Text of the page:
Bio sludge is a waste that is produced in large amounts at the pulp and paper industry waste water treatment. It is wet and has no obvious advantages, therefore few recycling methods are in praxis but focus is on disposal. Common disposal methods are incineration and composting. In Sweden and Norway about half of the sludge is incinerated, but in Finland almost all of it is incinerated. Landfilling of the sludge is common in Chile where half the sludge is landfilled and the other half is incinerated.
Efficient use of material and energy is crucial for future more sustainable industry practices. This is true for primary products and commercial available energy but also for material that today is regarded as waste. The pulp and paper industry is subjected to a shift in consumer behavior initiated by modern information technology that results in lower demand for newspapers. In the future there are reasons to expect increased competition from new producers in countries where the productivity of the forests are higher and thereby the production costs is lower. These two aspects forces the pulp and paper industry in the Scandinavian countries to optimize the efficiency of their mills and to seek revenues from new types of products.
Biomass waste in general could be recycled for its energy content or after conversion/extraction as a chemical product or a solid material. Different forces like legislation, market demand and scientific innovations exert a push or pull towards different paths of recycling. They may either cooperate or counteract each other and the sum of their impact may favor one of these paths.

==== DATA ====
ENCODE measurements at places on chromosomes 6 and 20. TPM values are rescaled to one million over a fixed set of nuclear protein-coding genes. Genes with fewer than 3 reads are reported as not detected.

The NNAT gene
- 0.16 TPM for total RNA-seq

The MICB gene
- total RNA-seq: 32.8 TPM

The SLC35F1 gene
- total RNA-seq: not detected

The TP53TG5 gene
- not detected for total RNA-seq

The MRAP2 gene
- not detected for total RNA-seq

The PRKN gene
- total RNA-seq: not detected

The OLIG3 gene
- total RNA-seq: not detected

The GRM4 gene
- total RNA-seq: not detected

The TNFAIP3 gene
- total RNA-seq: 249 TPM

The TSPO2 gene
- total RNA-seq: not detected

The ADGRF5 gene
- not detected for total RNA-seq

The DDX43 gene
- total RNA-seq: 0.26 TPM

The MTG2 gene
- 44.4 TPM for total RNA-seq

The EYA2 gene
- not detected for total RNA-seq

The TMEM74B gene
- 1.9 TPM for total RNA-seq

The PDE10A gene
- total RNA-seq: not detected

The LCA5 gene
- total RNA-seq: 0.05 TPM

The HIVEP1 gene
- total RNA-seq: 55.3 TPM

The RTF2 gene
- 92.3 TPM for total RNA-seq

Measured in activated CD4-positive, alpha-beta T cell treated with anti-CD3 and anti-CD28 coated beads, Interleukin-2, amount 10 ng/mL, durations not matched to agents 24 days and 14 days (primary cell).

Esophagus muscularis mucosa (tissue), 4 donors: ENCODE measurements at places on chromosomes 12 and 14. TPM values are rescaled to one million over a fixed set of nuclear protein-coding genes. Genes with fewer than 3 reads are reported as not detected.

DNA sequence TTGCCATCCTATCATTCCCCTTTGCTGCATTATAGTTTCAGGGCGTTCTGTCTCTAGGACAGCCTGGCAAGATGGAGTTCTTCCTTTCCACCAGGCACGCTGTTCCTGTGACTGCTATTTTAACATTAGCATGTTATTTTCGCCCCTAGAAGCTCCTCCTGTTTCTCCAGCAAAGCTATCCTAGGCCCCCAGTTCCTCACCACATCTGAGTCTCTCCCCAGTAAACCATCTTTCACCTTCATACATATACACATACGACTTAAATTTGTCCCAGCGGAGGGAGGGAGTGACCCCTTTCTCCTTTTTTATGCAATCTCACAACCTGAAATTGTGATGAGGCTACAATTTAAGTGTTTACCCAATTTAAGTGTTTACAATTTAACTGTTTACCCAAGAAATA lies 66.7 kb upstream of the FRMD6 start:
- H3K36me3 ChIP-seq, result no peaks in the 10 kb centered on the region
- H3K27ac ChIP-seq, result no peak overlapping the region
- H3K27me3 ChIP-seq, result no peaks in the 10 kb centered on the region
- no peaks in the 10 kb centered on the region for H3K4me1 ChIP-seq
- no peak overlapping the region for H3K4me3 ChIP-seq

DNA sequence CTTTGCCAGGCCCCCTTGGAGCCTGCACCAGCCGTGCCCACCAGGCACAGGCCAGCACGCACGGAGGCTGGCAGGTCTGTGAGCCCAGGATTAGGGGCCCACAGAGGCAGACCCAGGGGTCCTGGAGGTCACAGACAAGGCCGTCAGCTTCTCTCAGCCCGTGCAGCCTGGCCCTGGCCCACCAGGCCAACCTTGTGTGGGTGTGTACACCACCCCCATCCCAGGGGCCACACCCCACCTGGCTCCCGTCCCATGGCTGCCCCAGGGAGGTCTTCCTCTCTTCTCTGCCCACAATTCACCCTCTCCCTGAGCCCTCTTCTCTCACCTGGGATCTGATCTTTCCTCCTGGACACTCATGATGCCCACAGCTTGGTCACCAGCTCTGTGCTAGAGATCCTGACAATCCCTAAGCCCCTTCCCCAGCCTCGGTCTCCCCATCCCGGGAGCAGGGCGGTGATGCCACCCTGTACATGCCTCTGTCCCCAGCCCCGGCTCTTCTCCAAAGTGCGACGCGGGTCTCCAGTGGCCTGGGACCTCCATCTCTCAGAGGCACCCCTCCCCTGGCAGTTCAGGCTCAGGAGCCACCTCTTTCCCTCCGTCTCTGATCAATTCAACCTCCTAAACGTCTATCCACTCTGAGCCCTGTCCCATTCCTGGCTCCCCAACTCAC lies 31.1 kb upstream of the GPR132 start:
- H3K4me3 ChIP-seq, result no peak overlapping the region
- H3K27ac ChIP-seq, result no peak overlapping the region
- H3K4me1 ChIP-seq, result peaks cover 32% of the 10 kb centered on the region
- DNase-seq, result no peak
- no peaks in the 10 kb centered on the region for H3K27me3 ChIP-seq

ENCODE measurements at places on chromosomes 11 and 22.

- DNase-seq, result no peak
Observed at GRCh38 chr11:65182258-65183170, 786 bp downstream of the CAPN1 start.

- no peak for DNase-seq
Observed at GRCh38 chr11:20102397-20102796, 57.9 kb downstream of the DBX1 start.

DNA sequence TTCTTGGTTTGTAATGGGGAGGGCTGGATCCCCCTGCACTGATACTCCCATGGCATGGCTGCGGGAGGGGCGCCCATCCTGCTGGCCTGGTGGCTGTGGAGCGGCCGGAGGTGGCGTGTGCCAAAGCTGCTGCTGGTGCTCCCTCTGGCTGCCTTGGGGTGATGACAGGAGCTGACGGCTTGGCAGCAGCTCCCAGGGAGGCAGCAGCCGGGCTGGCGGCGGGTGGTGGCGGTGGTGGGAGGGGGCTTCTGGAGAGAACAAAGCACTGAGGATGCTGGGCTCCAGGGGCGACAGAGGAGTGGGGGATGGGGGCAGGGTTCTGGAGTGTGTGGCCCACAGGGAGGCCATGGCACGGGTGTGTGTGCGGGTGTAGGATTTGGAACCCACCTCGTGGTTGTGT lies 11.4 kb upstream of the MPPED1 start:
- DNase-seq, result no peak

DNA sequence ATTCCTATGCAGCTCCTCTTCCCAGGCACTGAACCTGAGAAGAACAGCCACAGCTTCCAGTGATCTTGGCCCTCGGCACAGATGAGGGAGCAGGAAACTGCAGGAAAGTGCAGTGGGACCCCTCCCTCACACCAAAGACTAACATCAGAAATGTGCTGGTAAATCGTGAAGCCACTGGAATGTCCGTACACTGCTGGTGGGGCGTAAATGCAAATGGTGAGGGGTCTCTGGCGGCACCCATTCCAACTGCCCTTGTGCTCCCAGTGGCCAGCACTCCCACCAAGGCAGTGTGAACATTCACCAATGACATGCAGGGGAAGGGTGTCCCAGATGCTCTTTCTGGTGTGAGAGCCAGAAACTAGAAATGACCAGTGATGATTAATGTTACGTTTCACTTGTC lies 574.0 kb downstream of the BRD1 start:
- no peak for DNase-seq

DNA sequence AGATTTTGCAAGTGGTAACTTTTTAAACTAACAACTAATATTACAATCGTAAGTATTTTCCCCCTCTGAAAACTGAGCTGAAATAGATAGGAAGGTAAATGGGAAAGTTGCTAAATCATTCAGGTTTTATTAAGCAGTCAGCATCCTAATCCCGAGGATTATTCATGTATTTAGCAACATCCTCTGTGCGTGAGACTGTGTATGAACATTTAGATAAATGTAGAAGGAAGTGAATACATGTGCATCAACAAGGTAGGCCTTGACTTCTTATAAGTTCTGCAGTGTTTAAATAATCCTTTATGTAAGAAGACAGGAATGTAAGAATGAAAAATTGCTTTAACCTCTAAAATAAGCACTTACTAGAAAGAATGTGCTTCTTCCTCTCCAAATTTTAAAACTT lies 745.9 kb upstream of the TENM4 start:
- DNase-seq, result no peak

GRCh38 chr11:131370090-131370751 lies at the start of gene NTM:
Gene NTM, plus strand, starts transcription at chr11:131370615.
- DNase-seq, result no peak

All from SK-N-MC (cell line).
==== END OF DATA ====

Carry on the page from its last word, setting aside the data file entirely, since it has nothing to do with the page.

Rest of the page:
Some possible paths of recycling inspired by industrial symbiosis will be presented and the maturity of these technologies assessed. The sludge’s content of heavy metals have been compared to limit values in Swedish national regulation and standards.
The content of metals in the sludge exceed some of the current limit values and could in a greater extent exceed the future limit values if they will be lower than today. Therefore direct application of the sludge can only be a short term solution.
Most treatment methods produce either a liquid or solid residue and the metals could be concentrated in any of these so the metals in the residue must be assessed regardless of what technology is used. To maximize the usefulness of the sludge it is essential to assume that the problem with the metals can be solved.
Production of bricks and glass stabilizes the metals but the resources are then locked in a matrix which make them to a lesser extent available for use.
The production of SCP and a lead adsorber are two alternatives that is regarded both circular and relative mature. These two should be assessed according to the LCA-method together with incineration combined with improved dewatering.
Global Cleaner Production & Sustainable Consumption Conference 1 - 4 November 2015, Sitges, Barcelona, Spain